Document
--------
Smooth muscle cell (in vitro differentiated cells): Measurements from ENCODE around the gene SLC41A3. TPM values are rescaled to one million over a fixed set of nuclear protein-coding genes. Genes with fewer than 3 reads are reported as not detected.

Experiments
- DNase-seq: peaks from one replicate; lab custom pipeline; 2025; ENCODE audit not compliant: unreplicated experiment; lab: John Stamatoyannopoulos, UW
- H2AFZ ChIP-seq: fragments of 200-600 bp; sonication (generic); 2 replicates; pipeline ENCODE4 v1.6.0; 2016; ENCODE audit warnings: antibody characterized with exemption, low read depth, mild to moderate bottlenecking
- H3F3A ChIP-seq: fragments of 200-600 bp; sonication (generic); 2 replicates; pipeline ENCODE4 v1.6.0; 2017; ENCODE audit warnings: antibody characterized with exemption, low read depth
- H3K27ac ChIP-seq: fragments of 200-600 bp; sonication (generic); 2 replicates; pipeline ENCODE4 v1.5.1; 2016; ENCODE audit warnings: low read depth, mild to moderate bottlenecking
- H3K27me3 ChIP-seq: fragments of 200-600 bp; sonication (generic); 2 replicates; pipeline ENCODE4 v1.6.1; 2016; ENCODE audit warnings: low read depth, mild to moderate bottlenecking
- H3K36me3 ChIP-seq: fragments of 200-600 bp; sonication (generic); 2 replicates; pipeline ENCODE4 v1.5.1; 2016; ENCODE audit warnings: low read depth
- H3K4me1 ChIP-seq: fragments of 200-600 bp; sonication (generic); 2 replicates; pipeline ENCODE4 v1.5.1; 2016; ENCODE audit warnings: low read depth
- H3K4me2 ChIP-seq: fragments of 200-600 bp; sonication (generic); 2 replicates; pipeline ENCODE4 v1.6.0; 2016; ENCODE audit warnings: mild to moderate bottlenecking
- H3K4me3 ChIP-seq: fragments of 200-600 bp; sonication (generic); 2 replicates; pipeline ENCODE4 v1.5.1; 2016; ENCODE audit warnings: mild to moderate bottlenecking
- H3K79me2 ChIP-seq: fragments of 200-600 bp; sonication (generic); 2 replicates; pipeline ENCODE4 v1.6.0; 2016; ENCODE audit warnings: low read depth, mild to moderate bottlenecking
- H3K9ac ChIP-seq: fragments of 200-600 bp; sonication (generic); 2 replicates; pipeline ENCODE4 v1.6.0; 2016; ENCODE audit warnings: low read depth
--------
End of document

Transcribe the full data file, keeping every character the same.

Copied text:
Smooth muscle cell (in vitro differentiated cells): Measurements from ENCODE around the gene SLC41A3. TPM values are rescaled to one million over a fixed set of nuclear protein-coding genes. Genes with fewer than 3 reads are reported as not detected.

Experiments
- DNase-seq: peaks from one replicate; lab custom pipeline; 2025; ENCODE audit not compliant: unreplicated experiment; lab: John Stamatoyannopoulos, UW
- H2AFZ ChIP-seq: fragments of 200-600 bp; sonication (generic); 2 replicates; pipeline ENCODE4 v1.6.0; 2016; ENCODE audit warnings: antibody characterized with exemption, low read depth, mild to moderate bottlenecking
- H3F3A ChIP-seq: fragments of 200-600 bp; sonication (generic); 2 replicates; pipeline ENCODE4 v1.6.0; 2017; ENCODE audit warnings: antibody characterized with exemption, low read depth
- H3K27ac ChIP-seq: fragments of 200-600 bp; sonication (generic); 2 replicates; pipeline ENCODE4 v1.5.1; 2016; ENCODE audit warnings: low read depth, mild to moderate bottlenecking
- H3K27me3 ChIP-seq: fragments of 200-600 bp; sonication (generic); 2 replicates; pipeline ENCODE4 v1.6.1; 2016; ENCODE audit warnings: low read depth, mild to moderate bottlenecking
- H3K36me3 ChIP-seq: fragments of 200-600 bp; sonication (generic); 2 replicates; pipeline ENCODE4 v1.5.1; 2016; ENCODE audit warnings: low read depth
- H3K4me1 ChIP-seq: fragments of 200-600 bp; sonication (generic); 2 replicates; pipeline ENCODE4 v1.5.1; 2016; ENCODE audit warnings: low read depth
- H3K4me2 ChIP-seq: fragments of 200-600 bp; sonication (generic); 2 replicates; pipeline ENCODE4 v1.6.0; 2016; ENCODE audit warnings: mild to moderate bottlenecking
- H3K4me3 ChIP-seq: fragments of 200-600 bp; sonication (generic); 2 replicates; pipeline ENCODE4 v1.5.1; 2016; ENCODE audit warnings: mild to moderate bottlenecking
- H3K79me2 ChIP-seq: fragments of 200-600 bp; sonication (generic); 2 replicates; pipeline ENCODE4 v1.6.0; 2016; ENCODE audit warnings: low read depth, mild to moderate bottlenecking
- H3K9ac ChIP-seq: fragments of 200-600 bp; sonication (generic); 2 replicates; pipeline ENCODE4 v1.6.0; 2016; ENCODE audit warnings: low read depth